A university mathematics teacher educator and a math department chair reflect on how various assignments and structures can support early-career teachers in anticipating student thinking and solutions to purposefully plan lessons.

Contributor Notes

Cassandra R. Seiboldt, cseibold@lps.org, is a mathematics teacher at Lincoln Northeast High School in Lincoln, Nebraska. Her interests include how teachers effectively collaborate in lesson planning and instruction.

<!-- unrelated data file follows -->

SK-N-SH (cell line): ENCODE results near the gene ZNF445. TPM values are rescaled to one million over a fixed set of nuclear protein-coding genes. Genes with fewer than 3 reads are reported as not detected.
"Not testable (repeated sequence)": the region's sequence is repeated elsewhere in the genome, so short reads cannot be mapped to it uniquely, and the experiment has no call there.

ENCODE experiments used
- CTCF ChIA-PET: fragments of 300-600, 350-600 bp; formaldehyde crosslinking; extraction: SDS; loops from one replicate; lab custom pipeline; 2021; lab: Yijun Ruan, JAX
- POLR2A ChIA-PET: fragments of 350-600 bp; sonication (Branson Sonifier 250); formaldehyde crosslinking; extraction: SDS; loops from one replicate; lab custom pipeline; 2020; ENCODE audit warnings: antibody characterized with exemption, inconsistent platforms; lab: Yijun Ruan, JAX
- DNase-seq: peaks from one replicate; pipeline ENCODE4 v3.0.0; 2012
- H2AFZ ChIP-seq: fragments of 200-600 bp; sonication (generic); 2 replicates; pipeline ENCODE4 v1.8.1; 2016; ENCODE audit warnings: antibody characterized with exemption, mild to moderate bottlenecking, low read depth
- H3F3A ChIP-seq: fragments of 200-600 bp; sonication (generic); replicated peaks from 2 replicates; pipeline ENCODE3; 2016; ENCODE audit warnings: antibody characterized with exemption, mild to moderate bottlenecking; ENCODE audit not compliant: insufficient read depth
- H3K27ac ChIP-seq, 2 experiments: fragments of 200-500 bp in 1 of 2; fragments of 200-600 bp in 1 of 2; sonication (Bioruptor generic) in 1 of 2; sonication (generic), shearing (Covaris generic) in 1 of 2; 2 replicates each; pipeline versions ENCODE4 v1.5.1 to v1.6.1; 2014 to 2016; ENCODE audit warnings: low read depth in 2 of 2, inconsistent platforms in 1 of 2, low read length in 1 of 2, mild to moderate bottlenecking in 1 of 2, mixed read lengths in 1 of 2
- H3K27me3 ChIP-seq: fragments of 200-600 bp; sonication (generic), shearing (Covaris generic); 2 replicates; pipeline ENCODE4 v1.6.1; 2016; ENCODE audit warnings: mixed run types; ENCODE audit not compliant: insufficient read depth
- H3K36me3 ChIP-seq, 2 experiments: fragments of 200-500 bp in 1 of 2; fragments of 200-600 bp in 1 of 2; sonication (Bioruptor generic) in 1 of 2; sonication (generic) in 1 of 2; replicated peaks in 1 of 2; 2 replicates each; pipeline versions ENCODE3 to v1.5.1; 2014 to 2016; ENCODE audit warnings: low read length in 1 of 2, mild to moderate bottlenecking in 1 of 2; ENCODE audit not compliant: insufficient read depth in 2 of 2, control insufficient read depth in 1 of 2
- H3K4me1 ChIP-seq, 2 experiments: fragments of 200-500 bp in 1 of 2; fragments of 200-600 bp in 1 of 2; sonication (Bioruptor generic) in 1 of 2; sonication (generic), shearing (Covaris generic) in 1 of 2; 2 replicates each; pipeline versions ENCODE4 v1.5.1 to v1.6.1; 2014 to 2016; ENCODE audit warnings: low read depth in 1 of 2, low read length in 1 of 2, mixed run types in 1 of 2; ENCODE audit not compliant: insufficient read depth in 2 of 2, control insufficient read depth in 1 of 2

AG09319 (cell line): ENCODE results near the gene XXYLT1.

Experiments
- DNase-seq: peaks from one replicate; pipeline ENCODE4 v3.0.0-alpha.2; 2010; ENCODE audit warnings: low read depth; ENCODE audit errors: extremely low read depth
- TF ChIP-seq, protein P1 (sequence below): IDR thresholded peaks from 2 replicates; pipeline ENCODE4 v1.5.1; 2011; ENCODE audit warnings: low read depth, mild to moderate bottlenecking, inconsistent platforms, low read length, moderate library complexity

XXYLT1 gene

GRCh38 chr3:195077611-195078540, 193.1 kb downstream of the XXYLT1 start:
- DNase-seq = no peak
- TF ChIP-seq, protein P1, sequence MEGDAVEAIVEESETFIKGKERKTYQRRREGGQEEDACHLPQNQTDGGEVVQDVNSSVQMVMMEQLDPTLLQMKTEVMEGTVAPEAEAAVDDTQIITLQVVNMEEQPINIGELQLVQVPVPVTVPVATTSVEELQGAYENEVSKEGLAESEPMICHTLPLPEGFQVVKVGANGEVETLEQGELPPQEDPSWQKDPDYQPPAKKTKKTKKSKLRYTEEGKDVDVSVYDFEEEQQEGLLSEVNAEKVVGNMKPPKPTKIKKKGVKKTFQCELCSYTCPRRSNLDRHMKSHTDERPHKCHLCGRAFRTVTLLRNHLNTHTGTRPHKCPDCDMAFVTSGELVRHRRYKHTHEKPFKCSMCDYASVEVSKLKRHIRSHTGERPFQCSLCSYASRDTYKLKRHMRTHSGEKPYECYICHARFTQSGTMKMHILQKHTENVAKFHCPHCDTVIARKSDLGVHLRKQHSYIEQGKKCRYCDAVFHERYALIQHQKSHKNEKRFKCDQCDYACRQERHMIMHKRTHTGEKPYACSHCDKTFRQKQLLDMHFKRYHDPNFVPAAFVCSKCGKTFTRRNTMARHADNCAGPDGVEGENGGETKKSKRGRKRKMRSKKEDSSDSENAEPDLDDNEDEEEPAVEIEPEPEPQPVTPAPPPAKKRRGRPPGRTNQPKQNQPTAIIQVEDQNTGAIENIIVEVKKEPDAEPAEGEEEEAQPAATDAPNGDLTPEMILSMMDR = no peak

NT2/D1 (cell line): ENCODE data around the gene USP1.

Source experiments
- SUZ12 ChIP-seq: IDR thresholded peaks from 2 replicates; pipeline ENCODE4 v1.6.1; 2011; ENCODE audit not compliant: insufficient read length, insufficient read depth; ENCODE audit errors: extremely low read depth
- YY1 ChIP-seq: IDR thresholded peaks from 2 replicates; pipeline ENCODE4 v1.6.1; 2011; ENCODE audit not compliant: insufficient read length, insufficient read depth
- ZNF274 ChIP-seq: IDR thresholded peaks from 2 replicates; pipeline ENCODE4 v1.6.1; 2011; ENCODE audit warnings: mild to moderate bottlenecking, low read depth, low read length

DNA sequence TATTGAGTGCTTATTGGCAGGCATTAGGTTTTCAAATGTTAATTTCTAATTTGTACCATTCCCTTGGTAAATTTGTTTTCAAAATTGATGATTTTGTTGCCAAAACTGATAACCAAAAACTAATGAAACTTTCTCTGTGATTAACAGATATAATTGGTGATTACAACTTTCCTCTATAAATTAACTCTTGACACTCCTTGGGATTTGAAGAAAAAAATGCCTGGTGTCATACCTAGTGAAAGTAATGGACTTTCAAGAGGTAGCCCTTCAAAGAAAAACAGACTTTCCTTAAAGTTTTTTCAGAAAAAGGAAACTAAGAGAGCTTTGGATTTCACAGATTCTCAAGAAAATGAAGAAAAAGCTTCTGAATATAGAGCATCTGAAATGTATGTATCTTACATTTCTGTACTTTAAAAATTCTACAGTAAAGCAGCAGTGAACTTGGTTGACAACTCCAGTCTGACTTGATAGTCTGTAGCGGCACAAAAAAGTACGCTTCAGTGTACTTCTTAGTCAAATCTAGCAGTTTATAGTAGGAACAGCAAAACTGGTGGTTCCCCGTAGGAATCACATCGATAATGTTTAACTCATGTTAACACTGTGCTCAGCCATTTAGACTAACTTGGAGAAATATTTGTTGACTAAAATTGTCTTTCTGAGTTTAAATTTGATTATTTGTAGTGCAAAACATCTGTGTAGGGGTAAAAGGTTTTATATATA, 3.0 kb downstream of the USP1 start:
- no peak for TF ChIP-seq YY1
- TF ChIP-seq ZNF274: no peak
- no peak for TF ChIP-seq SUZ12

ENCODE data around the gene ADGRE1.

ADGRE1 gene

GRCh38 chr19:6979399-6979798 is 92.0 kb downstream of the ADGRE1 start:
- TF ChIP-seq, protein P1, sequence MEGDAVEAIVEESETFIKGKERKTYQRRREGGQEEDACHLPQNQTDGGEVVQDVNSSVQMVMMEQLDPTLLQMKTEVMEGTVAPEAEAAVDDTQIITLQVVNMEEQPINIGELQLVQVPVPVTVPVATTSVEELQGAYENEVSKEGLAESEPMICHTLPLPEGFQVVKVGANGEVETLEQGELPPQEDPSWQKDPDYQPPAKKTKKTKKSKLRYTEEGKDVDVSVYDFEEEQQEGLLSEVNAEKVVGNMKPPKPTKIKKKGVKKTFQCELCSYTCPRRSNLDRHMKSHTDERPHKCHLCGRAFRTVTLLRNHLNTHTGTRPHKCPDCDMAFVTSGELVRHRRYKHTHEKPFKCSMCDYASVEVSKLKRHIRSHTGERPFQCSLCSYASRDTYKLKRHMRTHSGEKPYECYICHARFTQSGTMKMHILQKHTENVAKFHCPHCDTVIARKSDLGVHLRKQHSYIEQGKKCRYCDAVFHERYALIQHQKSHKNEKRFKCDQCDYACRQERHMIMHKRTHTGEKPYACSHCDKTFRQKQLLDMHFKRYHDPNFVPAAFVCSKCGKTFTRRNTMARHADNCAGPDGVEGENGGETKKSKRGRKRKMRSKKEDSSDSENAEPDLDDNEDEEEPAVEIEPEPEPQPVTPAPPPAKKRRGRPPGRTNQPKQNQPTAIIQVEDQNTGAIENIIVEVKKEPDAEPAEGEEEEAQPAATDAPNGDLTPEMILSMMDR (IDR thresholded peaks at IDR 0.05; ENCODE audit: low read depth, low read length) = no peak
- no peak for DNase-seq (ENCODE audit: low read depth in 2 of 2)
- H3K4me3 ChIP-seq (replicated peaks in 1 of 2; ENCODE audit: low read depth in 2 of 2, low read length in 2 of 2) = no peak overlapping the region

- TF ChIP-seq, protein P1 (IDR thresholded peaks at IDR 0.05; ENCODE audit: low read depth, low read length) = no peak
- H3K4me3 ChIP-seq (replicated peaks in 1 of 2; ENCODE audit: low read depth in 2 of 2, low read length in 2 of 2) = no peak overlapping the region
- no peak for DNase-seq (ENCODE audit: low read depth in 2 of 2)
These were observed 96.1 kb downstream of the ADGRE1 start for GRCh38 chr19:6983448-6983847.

Lorraine M. Males, lmales2@unl.edu, is an assistant professor of mathematics education at the University of Nebraska–Lincoln, where she works with secondary prospective teachers and mathematics education graduate students. She is interested in how teachers learn to use mathematics curriculum materials.

Joshua R. Males, jmales@lps.org, is the K–12 Mathematics Curriculum Specialist for the Lincoln Public Schools. He works with teachers to improve classroom instruction and is interested in systematic change in mathematics education.

(Corresponding author is Seiboldt cseibold@lps.org)(Corresponding author is Males lmales2@unl.edu)(Corresponding author is Males jmales@lps.org)
The Mathematics Teacher

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